The failure of Emanuel's strategy can be demonstrated by the numbers. Of the 21 "first wave" picks announced on April 27th, only nine have been declared winners, with one (Joe Courtney in CT-02) holding a 170 vote lead over the incumbent, and three others losing by 1400 (Madrid, NM-01), 2700 (Kilroy, OH-05) and 3600 (Burner WA-08) votes in races that are still considered "too close to call." Four of Emanuel's "first wave" picks lost by over 10,000 votes (Busansky, FL-09; Lucas KY-04; Derby NV-02; and Cranley, OH-01). Only three of Emanuel's picks received support by the two largest ActBlue organizations (Murphy, PA-06; and Gillibrand, NY-20 both supported by Blue America, with Burner supported by NetRoots.) At least three of the DCCC's "first wave" picks were against incumbents who were directly implicated in the Abramoff scandal (Hayworth, Taylor, Sweeney), and a fourth (Nick Lampson) was running against a write in candidate for Tom Delay's old seat. (Lampson did not run for Delay's unexpired term, but his Write-In opponent received more votes in that contest than Lampson received in the general election.)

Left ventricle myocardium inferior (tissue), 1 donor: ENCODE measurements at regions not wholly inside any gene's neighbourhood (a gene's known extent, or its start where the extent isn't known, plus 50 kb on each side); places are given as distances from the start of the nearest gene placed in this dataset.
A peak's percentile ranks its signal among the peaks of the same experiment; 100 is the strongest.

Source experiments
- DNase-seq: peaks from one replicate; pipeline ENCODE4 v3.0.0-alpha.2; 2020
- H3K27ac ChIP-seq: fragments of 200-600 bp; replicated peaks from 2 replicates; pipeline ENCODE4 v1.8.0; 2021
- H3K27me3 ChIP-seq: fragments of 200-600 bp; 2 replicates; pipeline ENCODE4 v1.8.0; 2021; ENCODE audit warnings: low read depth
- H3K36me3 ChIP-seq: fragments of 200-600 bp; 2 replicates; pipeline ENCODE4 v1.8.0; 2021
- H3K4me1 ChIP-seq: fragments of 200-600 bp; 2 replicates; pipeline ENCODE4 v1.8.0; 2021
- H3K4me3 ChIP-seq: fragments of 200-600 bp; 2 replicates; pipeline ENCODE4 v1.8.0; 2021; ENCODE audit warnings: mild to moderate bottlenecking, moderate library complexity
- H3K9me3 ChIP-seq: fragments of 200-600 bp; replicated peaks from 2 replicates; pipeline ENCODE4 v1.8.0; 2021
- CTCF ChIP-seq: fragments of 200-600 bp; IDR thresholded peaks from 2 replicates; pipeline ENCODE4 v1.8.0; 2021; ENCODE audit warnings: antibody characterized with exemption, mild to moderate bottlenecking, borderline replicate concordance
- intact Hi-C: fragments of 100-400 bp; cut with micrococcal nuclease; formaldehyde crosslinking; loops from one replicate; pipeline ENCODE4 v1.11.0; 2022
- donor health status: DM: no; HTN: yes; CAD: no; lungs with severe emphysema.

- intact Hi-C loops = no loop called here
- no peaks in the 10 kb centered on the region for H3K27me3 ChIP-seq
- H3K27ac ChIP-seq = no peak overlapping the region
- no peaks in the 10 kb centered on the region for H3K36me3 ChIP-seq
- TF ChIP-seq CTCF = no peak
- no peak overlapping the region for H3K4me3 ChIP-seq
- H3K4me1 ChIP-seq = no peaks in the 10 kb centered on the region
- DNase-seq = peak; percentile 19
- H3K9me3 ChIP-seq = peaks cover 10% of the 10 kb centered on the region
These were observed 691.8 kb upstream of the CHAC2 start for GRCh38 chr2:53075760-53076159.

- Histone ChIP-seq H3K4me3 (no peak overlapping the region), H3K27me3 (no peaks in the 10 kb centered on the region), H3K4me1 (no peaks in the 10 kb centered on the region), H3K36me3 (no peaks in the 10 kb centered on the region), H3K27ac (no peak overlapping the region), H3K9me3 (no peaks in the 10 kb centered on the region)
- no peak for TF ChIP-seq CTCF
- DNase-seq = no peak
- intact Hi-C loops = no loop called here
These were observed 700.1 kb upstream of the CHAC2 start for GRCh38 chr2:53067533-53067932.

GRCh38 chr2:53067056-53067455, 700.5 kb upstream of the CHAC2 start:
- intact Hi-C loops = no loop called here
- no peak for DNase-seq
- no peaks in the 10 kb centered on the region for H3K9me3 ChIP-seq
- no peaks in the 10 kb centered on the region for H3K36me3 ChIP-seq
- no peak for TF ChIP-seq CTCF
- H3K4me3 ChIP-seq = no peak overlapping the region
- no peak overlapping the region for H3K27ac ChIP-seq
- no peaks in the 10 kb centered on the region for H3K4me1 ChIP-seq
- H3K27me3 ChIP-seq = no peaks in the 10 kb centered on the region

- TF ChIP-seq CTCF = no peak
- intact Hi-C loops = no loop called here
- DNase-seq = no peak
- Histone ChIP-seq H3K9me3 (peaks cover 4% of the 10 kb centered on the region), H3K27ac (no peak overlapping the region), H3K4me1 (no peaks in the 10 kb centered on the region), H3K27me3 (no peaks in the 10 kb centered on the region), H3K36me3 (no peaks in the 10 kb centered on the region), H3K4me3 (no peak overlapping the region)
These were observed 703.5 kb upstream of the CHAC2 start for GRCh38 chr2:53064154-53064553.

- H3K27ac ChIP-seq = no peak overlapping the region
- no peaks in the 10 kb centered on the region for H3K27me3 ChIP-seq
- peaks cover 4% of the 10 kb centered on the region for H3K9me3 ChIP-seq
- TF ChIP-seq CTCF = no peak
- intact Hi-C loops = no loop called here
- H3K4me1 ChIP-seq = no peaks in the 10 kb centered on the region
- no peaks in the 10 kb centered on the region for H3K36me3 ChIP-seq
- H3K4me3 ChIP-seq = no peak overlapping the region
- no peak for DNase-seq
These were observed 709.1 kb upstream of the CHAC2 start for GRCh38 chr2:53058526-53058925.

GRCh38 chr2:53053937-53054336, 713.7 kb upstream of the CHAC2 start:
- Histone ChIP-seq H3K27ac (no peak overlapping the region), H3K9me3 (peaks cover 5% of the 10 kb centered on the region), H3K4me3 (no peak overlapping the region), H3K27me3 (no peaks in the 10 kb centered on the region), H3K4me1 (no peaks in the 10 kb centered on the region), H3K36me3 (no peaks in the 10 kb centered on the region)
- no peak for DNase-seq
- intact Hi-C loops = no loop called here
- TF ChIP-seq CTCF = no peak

On July 12, the Red to Blue page added a "second wave" of 14 candidates, one of whom was running for an open Democratic seat (Wilson, OH-06) and thus not a "Red to Blue" candidate. There were eight "winners" selected-- 5 of whom (Joe Sestak, Patrick Murphy, Chris Carney, Bruce Braley, and Mike Arcuri) had received significant support from either Blue America or Netroots before being "piggybacked" on the efforts of the progressive community. Of the three remaining winners, two were in districts that had candidates with major scandal problems (Ney's district, where Zachary Space beat a replacement candidate after Ney won the primary and was indicted, and the district of Abramoff associate Chris Chocola.). Only Ed Perlmutter (CO-07), running for an open seat in a district in which Bush received only 48% of the vote in 2004, represents a "pick" by the DCCC where their help was probably a key to victory. The "second wave" also included two candidates (Weaver and Wetterling) who lost by 23,000 votes. (One of the "second wave" races, Christine Jennings in FL-13, is being contested by Jennings, who lost an open seat race by 373 votes, with an undercount of 18,000 votes that even Jeb Bush acknowledges is "strange.")